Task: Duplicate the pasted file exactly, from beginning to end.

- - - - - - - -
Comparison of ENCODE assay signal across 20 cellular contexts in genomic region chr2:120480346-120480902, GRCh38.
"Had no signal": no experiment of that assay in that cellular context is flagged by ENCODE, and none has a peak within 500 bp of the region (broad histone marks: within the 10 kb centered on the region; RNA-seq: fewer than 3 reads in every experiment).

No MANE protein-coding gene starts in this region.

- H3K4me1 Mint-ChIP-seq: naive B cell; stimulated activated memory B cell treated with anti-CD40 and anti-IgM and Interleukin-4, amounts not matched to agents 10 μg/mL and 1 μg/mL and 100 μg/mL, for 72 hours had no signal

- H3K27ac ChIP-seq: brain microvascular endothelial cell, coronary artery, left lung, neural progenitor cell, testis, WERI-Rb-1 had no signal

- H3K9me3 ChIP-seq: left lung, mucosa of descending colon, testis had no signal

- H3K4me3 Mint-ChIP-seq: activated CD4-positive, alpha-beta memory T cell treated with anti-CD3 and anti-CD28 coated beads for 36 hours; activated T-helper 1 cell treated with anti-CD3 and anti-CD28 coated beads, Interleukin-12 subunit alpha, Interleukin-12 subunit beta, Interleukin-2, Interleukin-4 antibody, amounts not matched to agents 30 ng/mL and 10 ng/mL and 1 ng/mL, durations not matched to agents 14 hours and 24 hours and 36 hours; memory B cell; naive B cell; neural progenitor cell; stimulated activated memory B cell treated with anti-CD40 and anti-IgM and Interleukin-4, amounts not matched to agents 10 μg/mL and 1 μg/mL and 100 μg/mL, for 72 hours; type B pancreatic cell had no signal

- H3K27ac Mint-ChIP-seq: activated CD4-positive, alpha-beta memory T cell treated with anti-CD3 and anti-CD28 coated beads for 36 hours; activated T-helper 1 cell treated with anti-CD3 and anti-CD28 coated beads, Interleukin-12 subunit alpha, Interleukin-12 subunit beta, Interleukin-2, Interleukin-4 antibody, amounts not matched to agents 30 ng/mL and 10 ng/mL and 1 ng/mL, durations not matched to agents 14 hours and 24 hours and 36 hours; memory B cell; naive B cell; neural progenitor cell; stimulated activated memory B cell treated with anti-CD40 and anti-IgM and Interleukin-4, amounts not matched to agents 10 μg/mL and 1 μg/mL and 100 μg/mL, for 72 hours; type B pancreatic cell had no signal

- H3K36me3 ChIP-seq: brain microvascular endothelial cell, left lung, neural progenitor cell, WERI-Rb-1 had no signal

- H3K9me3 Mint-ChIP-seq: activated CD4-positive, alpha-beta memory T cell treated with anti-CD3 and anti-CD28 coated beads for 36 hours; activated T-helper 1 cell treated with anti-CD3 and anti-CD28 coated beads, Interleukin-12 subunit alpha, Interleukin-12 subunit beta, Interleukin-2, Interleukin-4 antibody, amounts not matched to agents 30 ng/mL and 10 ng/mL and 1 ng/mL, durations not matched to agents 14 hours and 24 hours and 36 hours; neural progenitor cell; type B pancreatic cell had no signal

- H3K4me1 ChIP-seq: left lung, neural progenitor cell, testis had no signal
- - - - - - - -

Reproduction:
Comparison of ENCODE assay signal across 20 cellular contexts in genomic region chr2:120480346-120480902, GRCh38.
"Had no signal": no experiment of that assay in that cellular context is flagged by ENCODE, and none has a peak within 500 bp of the region (broad histone marks: within the 10 kb centered on the region; RNA-seq: fewer than 3 reads in every experiment).

No MANE protein-coding gene starts in this region.

- H3K4me1 Mint-ChIP-seq: naive B cell; stimulated activated memory B cell treated with anti-CD40 and anti-IgM and Interleukin-4, amounts not matched to agents 10 μg/mL and 1 μg/mL and 100 μg/mL, for 72 hours had no signal

- H3K27ac ChIP-seq: brain microvascular endothelial cell, coronary artery, left lung, neural progenitor cell, testis, WERI-Rb-1 had no signal

- H3K9me3 ChIP-seq: left lung, mucosa of descending colon, testis had no signal

- H3K4me3 Mint-ChIP-seq: activated CD4-positive, alpha-beta memory T cell treated with anti-CD3 and anti-CD28 coated beads for 36 hours; activated T-helper 1 cell treated with anti-CD3 and anti-CD28 coated beads, Interleukin-12 subunit alpha, Interleukin-12 subunit beta, Interleukin-2, Interleukin-4 antibody, amounts not matched to agents 30 ng/mL and 10 ng/mL and 1 ng/mL, durations not matched to agents 14 hours and 24 hours and 36 hours; memory B cell; naive B cell; neural progenitor cell; stimulated activated memory B cell treated with anti-CD40 and anti-IgM and Interleukin-4, amounts not matched to agents 10 μg/mL and 1 μg/mL and 100 μg/mL, for 72 hours; type B pancreatic cell had no signal

- H3K27ac Mint-ChIP-seq: activated CD4-positive, alpha-beta memory T cell treated with anti-CD3 and anti-CD28 coated beads for 36 hours; activated T-helper 1 cell treated with anti-CD3 and anti-CD28 coated beads, Interleukin-12 subunit alpha, Interleukin-12 subunit beta, Interleukin-2, Interleukin-4 antibody, amounts not matched to agents 30 ng/mL and 10 ng/mL and 1 ng/mL, durations not matched to agents 14 hours and 24 hours and 36 hours; memory B cell; naive B cell; neural progenitor cell; stimulated activated memory B cell treated with anti-CD40 and anti-IgM and Interleukin-4, amounts not matched to agents 10 μg/mL and 1 μg/mL and 100 μg/mL, for 72 hours; type B pancreatic cell had no signal

- H3K36me3 ChIP-seq: brain microvascular endothelial cell, left lung, neural progenitor cell, WERI-Rb-1 had no signal

- H3K9me3 Mint-ChIP-seq: activated CD4-positive, alpha-beta memory T cell treated with anti-CD3 and anti-CD28 coated beads for 36 hours; activated T-helper 1 cell treated with anti-CD3 and anti-CD28 coated beads, Interleukin-12 subunit alpha, Interleukin-12 subunit beta, Interleukin-2, Interleukin-4 antibody, amounts not matched to agents 30 ng/mL and 10 ng/mL and 1 ng/mL, durations not matched to agents 14 hours and 24 hours and 36 hours; neural progenitor cell; type B pancreatic cell had no signal

- H3K4me1 ChIP-seq: left lung, neural progenitor cell, testis had no signal